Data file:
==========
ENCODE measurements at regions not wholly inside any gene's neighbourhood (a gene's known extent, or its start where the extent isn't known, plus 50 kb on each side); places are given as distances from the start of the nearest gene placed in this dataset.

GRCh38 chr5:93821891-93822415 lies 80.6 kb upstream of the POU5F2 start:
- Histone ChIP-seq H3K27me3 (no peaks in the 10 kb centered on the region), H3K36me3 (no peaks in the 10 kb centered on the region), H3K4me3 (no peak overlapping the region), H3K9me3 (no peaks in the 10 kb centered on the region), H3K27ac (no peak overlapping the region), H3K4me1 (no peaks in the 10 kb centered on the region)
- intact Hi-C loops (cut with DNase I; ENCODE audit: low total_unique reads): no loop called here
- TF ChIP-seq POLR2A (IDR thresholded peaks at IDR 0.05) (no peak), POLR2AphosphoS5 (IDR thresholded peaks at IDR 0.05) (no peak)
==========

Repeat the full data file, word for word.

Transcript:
ENCODE measurements at regions not wholly inside any gene's neighbourhood (a gene's known extent, or its start where the extent isn't known, plus 50 kb on each side); places are given as distances from the start of the nearest gene placed in this dataset.

GRCh38 chr5:93821891-93822415 lies 80.6 kb upstream of the POU5F2 start:
- Histone ChIP-seq H3K27me3 (no peaks in the 10 kb centered on the region), H3K36me3 (no peaks in the 10 kb centered on the region), H3K4me3 (no peak overlapping the region), H3K9me3 (no peaks in the 10 kb centered on the region), H3K27ac (no peak overlapping the region), H3K4me1 (no peaks in the 10 kb centered on the region)
- intact Hi-C loops (cut with DNase I; ENCODE audit: low total_unique reads): no loop called here
- TF ChIP-seq POLR2A (IDR thresholded peaks at IDR 0.05) (no peak), POLR2AphosphoS5 (IDR thresholded peaks at IDR 0.05) (no peak)